Edward McGee, security contracts manager at the trust, said: “I’m appalled by some of the things I’ve seen.
“Staff have been scratched, bitten, punched, kicked, been gouged at and spat on . And these assaults are recorded across the spectrum, not just in A&E. Read more:Nursing associates take up new jobs at Hull Royal and Castle Hills2
“Behaviour of this kind will not be tolerated and we will pursue every conceivable chance of prosecution. “Our staff are here to help and treat people . They are not here to be abused and assaulted.”
Figures show 1,045 assaults have taken place at Hull Royal Infirmary and Castle Hill since 2011/12 . The number of attacks peaked in 2013/14, when 249 assaults took place. Although assaults had dropped to 174 in 2015/16, there have been 233 assaults in the past year.
Of those, 167 were classed as “clinical assaults” where a patient assaulted a member of staff because of a medical condition such as dementia, hallucinations or an adverse reaction to medication. However, 66 were assaults not linked to a person’s illness.
Mr McGee said 14 body cameras are now in operation, warning signs have been placed around the hospital and the trust has teamed up with Humberside Police and Hull City Council to gather evidence against those abusing staff. As well as prosecuting anyone assaulting staff, anti-social behaviour3 warning letters are being sent to people caught shouting, swearing or racially abusing staff, with more than 50 sent out to January alone. Mr McGee said staff were reporting anti-social behaviour on the trust’s internal Datix reporting system with security staff using the information to send warning letters to perpetrators about their conduct.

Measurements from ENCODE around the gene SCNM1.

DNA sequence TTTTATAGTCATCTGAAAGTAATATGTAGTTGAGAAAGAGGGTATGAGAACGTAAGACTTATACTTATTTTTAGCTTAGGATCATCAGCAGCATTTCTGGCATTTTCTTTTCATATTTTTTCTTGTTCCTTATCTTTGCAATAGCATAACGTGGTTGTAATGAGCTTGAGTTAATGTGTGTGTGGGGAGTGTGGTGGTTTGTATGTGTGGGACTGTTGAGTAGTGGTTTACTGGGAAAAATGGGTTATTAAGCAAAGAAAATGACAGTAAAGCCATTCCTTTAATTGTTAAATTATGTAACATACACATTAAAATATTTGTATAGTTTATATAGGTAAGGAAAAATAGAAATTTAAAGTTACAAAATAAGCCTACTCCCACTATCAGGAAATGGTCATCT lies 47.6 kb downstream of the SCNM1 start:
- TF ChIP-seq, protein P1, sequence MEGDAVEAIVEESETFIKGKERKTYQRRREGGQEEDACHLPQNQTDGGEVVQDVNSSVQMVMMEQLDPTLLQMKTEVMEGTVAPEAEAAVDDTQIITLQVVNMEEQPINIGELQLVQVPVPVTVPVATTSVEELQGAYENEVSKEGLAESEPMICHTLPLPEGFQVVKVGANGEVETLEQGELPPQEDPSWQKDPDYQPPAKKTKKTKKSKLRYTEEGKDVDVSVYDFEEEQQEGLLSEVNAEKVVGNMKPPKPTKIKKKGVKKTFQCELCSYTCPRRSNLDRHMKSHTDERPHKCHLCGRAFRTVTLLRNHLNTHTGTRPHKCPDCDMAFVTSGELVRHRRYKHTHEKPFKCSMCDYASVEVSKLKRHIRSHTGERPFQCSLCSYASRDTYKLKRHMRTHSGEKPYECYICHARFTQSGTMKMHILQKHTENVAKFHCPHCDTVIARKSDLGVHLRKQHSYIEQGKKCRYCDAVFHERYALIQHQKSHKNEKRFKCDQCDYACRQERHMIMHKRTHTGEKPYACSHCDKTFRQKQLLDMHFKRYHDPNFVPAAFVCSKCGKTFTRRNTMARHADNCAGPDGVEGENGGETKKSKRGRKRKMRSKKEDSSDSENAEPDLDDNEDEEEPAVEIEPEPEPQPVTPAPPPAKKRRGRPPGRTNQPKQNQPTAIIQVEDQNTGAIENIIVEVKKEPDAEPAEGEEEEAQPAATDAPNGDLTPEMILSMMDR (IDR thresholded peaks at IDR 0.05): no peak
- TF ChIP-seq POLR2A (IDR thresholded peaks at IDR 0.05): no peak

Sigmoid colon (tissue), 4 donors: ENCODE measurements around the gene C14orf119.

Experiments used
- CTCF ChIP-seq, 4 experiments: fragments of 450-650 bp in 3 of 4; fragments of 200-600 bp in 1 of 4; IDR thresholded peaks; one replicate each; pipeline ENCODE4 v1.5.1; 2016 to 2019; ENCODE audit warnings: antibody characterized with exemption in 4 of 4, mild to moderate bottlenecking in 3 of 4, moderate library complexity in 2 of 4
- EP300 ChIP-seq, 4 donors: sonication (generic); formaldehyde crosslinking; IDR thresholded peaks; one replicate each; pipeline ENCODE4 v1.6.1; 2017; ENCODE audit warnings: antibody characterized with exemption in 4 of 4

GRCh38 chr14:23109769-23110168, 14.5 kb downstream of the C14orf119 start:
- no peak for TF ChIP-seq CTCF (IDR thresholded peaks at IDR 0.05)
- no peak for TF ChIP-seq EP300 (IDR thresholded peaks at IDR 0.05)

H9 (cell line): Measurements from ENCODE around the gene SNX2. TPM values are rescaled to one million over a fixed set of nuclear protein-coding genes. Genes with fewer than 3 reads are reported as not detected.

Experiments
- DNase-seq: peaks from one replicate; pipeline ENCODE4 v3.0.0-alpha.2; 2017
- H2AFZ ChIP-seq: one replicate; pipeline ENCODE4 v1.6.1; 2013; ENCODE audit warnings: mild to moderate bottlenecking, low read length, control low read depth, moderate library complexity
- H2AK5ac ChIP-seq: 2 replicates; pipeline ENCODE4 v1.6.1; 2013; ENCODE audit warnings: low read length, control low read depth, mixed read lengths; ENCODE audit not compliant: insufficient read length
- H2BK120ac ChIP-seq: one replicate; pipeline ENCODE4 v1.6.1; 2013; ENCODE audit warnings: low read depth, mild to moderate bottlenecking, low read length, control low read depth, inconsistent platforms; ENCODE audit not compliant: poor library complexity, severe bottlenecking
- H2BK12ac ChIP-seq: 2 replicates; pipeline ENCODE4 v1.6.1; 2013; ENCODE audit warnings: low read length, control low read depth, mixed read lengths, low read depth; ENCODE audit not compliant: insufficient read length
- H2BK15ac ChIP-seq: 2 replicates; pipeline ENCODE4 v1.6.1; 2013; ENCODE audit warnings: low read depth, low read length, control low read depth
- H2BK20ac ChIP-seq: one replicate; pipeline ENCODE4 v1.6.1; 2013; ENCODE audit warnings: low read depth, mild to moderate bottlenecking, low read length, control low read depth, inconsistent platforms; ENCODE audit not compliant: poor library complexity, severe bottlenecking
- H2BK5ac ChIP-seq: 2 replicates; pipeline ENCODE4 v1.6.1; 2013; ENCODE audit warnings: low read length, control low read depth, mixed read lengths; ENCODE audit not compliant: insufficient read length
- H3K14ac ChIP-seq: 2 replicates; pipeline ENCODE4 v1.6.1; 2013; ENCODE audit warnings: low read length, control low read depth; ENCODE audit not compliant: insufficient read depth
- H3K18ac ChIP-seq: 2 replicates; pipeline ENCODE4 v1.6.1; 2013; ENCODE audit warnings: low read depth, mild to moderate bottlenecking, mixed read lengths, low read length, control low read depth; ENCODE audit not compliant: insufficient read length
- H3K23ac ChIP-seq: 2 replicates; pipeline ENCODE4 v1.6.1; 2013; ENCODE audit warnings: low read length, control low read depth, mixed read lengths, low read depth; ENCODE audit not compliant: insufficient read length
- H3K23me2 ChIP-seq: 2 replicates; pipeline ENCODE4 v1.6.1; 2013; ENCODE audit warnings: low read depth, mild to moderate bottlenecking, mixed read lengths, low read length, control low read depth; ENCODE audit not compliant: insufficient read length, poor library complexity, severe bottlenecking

Evidence will then be passed onto Humberside Police and Hull City Council as intelligence, with the real possibility of people being banned from both hospitals4 as part of future antisocial behaviour orders. If the offender has a drink or drugs-related problem, the authorities will take action to get them help. “We have had one member of the public receiving a letter and they rang up to say they were really sorry for their behaviour, that it was totally out of character and it will never happen again,” said Mr McGee.
“That’s proved its worth . All we’re asking is people, when they come into hospital, to please treat us with the respect with which we treat you.” All staff using the cameras have received hospital conflict resolution training to the standard laid down by NHS Protect and have security industry licences to ensure they have the skills to diffuse dangerous situations.
Security staff will now be trained in using the body cameras fitted to their uniforms, activating them as soon as they witness a situation with the potential to spill over into violence against staff. As well as the footage being used in future prosecutions through the courts, it will also be used in the monthly training sessions for security staff, showing them real-life examples of what they could face on the frontline. Mr McGee said those guilty of violence against staff represented a tiny minority of the tens of thousands attending East Yorkshire’s hospitals.
He said: “We want to reassure people that Hull Royal and Castle Hill are not violent places . We do have times, like everywhere else, when there is violence but people shouldn’t be worried about coming here. “Our priority is the safety of our staff, patients and visitors and we will take as many proactive steps as possible to prevent assaults or other acts of violence taking place.”
- ^ anyone caught on camera attacking or abusing an NHS worker (www.hulldailymail.co.uk)
- ^ Nursing associates take up new jobs at Hull Royal and Castle Hills (www.hulldailymail.co.uk)
- ^ anti-social behaviour (www.hulldailymail.co.uk)
- ^ people being banned from both hospitals (www.hulldailymail.co.uk)
- ^ ‘Crack cocaine’ betting machines swallowing a day’s wages in 10 minutes (www.hulldailymail.co.uk)